Good luck with that. President Obama and congressional Democrats have no desire to cooperate with inquiries into the IRS’s actions, despite the fact that conservative groups were explicitly singled out for scrutiny.
Lois Lerner, the disgraced ex-IRS official at the center of congressional inquiries, is the obvious person who could be held accountable, but she’s refused to testify at committee hearings.
A group of House Republicans are reviewing testimony provided by witnesses who have testified in front of congressional committees looking into the 2012 attack on the American compound in Benghazi which claimed the lives of four Americans.
In an interview with United Liberty on Thursday afternoon, Rep. Lynn Westmoreland (R-GA), a member of the House Intelligence Committee, explained that he and several other House Republicans have been reviewing testimony from congressional witnesses to look for contradictory statements.
Westmoreland said that he went to Speaker John Boehner (R-OH) approximately six weeks ago to get his blessing to form a group consisting of members of three key House committees — Oversight and Government Reform, Armed Services, and Foreign Affairs. He wanted members with prosecutorial experience to build a potential case.
“We would look at the testimony, we would look at a list of witnesses that have testified in front of Government Oversight and Foreign Affairs,” Westmoreland told United Liberty. “And we would look at them, and we would look at their testimony and see if there [were] any contradictions in testimonies that may have been presented by somebody else at another committee.”
Boehner’s staff contacted Westmoreland two weeks later, offering staff support to assist the group as it reviews some 50,000 pages of testimony and interviews.
“[I]t’s a small group,” said Westmoreland. “We don’t want any big committee chairs, we wanted the average run-of-the-mill kind of guy that could look at this and not be on TV every night, or be doing interviews and trying to make a lot of gain out of it, because the American people, they want to know the truth, and that’s what we’re doing our best.”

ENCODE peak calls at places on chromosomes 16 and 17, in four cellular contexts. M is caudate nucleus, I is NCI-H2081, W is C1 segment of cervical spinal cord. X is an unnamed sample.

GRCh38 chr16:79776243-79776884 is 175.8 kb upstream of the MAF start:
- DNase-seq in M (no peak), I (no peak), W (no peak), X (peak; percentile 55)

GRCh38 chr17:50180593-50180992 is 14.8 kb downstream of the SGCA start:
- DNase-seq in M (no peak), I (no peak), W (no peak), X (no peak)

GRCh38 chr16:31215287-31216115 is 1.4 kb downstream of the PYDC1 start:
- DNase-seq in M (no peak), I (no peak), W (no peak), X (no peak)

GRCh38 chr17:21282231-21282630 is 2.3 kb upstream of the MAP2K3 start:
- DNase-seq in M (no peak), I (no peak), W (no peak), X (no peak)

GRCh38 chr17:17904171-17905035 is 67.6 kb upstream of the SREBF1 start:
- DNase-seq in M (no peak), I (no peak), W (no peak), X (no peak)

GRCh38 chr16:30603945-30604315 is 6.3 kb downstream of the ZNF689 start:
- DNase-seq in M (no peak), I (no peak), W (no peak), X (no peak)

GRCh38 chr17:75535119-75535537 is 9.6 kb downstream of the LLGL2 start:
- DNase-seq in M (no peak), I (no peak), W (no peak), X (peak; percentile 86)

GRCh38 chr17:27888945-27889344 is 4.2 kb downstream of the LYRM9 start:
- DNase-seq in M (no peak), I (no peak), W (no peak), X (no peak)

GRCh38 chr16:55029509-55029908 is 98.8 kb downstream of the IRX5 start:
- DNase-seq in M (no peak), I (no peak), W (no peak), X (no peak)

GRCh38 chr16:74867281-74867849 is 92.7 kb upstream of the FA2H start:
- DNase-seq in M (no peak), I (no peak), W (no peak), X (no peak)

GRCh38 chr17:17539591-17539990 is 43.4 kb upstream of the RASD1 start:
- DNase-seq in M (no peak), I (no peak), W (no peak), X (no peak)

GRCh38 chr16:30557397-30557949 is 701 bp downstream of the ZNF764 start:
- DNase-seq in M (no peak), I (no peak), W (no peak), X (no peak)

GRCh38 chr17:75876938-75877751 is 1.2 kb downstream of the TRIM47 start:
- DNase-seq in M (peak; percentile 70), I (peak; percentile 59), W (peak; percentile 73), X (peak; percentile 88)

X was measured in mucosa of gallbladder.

“People acting in their own self-interest is the fuel for all the discovery, innovation, and prosperity that powers the world.” — John Stossel
— IRS among agencies using license plate-tracking: Several federal agencies, including the IRS, have contracted with vendors to use license plate-tracking technology. “Bloomberg News reported that the IRS and other government agencies awarded about $415,000 in contracts to Livermore, Calif.-based Vigilant Solutions before the Department of Homeland Security dropped a plan for similar work after privacy concerns were raised,” Fox News reports. “The Justice Department’s Drug Enforcement Administration, FBI, DHS and U.S. Marshals Service have also awarded contracts to Vigilant for access to its records or tracking tools, according to the report.” There are obviously some big issues with this. “These systems treat every single person in an area as if they’re under investigation for a crime,” said Jennifer Lynch, a staff attorney with EFF, “that is not the way our criminal justice system was set up or the way things work in a democratic society.”
When he’s not talking fondly of the economic stimulus effects of natural and unnatural disasters, Paul Krugman likes to complain about income inequality. The Nobel laureate’s columns are frequently filled with class warfare rhetoric, what he sees as the “rising inequality on middle-class Americans.”
Krugman, however, has been offered a cushy part-time gig at the City University of New York’s (CUNY) Luxembourg Income Study Center, according information obtained by Gawker through an open records request.
The offer letter to Krugman states that he’ll earn $225,000 over nine months ($25,000/month), though he “will not be expected to teach or supervise students” in his first year. He will, however, be expected to “contribute to [the] build-up of LIS and the inequality initiative” as well as “play a modest role in public events.”
In addition to the $225,000 salary, what the school referred to as a “relatively comfortable perch,” Krugman will also receive $10,000 annually for research and travel as well as a graduate assistant who will work 15 hours per week. He’ll also be reimbursed for moving expenses up to $10,000.